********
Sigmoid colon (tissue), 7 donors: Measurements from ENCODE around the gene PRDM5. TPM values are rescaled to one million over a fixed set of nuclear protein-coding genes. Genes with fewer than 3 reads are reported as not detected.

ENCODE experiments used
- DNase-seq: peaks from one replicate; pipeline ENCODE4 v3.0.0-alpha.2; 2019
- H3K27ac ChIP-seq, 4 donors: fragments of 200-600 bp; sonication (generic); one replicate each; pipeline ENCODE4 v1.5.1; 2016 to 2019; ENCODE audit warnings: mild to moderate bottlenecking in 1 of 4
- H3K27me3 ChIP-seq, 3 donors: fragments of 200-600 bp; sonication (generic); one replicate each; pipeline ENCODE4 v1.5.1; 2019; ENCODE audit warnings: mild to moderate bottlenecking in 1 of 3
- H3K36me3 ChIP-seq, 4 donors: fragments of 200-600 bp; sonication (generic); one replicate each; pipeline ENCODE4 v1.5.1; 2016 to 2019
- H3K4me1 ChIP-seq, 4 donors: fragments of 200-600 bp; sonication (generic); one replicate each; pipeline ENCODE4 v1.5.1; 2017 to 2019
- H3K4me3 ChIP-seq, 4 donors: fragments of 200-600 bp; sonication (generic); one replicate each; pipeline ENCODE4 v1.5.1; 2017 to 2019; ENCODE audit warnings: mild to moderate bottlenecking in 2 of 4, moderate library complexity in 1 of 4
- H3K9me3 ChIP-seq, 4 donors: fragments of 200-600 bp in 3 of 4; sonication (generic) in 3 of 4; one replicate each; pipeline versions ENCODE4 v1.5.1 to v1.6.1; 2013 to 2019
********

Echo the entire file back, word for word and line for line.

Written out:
Sigmoid colon (tissue), 7 donors: Measurements from ENCODE around the gene PRDM5. TPM values are rescaled to one million over a fixed set of nuclear protein-coding genes. Genes with fewer than 3 reads are reported as not detected.

ENCODE experiments used
- DNase-seq: peaks from one replicate; pipeline ENCODE4 v3.0.0-alpha.2; 2019
- H3K27ac ChIP-seq, 4 donors: fragments of 200-600 bp; sonication (generic); one replicate each; pipeline ENCODE4 v1.5.1; 2016 to 2019; ENCODE audit warnings: mild to moderate bottlenecking in 1 of 4
- H3K27me3 ChIP-seq, 3 donors: fragments of 200-600 bp; sonication (generic); one replicate each; pipeline ENCODE4 v1.5.1; 2019; ENCODE audit warnings: mild to moderate bottlenecking in 1 of 3
- H3K36me3 ChIP-seq, 4 donors: fragments of 200-600 bp; sonication (generic); one replicate each; pipeline ENCODE4 v1.5.1; 2016 to 2019
- H3K4me1 ChIP-seq, 4 donors: fragments of 200-600 bp; sonication (generic); one replicate each; pipeline ENCODE4 v1.5.1; 2017 to 2019
- H3K4me3 ChIP-seq, 4 donors: fragments of 200-600 bp; sonication (generic); one replicate each; pipeline ENCODE4 v1.5.1; 2017 to 2019; ENCODE audit warnings: mild to moderate bottlenecking in 2 of 4, moderate library complexity in 1 of 4
- H3K9me3 ChIP-seq, 4 donors: fragments of 200-600 bp in 3 of 4; sonication (generic) in 3 of 4; one replicate each; pipeline versions ENCODE4 v1.5.1 to v1.6.1; 2013 to 2019